Samantha Efthimiades: It's traditionally been an event that's always been an all-inclusive in either Mexico or the Dominican Republic. This year we totally switched it up. We went to Grand Cayman, not all-inclusive. We took a stab at that like stipend model to still make sure that it was white glove and our employees and our top sales leaders were taken care of.
But from the planning side of things, Also did a lot of things different, not just a location change. We took over the social media. You guys probably saw some of it. Really tried to stay on top of posting all of that. So we were creating kind of FOMO and making sure that the other Cvent-ers that were not in attendance worked really hard to get there next year.
Intro: Great events create great brands, and it takes a village to put on an event that engages, excites and connects audiences to your brand. And we're that village. I'm Alyssa. I'm Paulina. And I'm Rachel. And you're listening to great events, the podcast for all people interested in events and marketing.
Paulina Giusti: Hi everyone. What is going on in the wide world of events? My name is Paulina and welcome to this week's episode of Great Events. Today we are going to be chatting about all things Gen Z in the world of events on your, gen Z members on your team, and we're very excited to welcome a fellow team member and Gen Z member herself, Sam Efthimiades. And Sam, why don't you say hi?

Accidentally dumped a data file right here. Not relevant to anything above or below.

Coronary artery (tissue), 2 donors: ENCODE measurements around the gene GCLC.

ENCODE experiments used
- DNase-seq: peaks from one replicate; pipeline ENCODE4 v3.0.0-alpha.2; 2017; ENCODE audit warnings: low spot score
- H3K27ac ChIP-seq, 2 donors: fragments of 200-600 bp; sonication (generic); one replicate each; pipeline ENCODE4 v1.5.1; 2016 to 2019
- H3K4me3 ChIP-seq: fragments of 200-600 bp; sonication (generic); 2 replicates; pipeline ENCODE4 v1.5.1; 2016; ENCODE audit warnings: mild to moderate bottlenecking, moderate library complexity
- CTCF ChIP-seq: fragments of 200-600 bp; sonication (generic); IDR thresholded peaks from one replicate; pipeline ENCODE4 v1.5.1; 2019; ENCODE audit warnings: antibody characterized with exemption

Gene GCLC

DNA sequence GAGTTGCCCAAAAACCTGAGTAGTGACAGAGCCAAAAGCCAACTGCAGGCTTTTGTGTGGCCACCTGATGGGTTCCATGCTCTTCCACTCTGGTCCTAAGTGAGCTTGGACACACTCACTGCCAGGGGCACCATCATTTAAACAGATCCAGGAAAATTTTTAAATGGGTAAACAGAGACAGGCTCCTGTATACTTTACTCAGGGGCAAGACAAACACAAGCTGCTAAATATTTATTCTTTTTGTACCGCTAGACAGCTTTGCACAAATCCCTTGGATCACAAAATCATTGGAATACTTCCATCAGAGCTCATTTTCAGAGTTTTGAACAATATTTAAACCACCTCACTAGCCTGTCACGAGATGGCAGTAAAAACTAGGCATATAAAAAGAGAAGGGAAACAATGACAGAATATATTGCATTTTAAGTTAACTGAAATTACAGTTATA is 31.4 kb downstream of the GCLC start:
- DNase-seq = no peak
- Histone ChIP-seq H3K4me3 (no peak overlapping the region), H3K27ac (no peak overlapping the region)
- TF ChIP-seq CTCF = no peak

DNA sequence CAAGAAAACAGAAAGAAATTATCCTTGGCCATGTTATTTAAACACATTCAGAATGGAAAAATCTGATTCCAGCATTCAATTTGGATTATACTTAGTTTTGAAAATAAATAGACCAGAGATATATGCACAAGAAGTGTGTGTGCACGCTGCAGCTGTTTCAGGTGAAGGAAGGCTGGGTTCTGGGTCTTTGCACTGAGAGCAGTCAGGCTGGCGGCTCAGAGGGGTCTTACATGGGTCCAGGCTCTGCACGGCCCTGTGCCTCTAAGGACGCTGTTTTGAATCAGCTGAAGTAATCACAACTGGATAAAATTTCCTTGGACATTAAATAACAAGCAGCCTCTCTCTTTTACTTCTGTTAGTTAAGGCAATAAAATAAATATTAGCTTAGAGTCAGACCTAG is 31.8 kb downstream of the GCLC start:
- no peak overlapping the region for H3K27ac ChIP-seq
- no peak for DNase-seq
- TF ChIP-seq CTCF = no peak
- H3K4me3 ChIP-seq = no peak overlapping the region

Samantha Efthimiades: Hi everyone. Glad to be back on the podcast round three.
Paulina Giusti: Round three. Oh my gosh. Welcome back. I'm also joined by co-host Alyssa
Alyssa Peltier: Hey, what's up guys? Yeah, my slick hair, my Gen Z hair, even though I am full millennial over.
Samantha Efthimiades: You're rocking it.
Paulina Giusti: Yeah. So before we get into the conversation, I just want to baseline for people listening in because I had to Google it myself. Who are members of the millennial generation who are members of the Gen Z generation, and so confirmed. The millennials were born in between 1981 and 1996, and the Gen Z generation is between 1997 and 2012.
So just as you frame up today's conversation, those are the years that we're thinking about here and we really we invited our Gen Z event professional, Sam to give us a window into how she thinks about events. She, in addition to overseeing a variety of event programs for us, she also manages our pretty rigorous internship program.
And she's really been able to modify and adjust the program to accommodate a whole new generation of learning and behavior. And I just feel like there's a lot of goodness that we can unpack today. Let's start with Sam, as a member of Gen Z, but working really closely with millennials and elder millennials like myself.
What are different ways that you think about events? Are you thinking about them in a completely different perspective? Are you thinking, here are the bones of the event and this is what I'm going to do to make it different or more appealing to multiple generations? Talk us through that. Maybe give us an example if you got one.
Samantha Efthimiades: Yeah, I think. The way I take on events is okay, I have really good bones of what my millennial or elder millennial team has taught me. And I realize like those are things that are the basics, like basic things for each event that need to be executed properly. But my Gen Z in me is thinking about those extras too.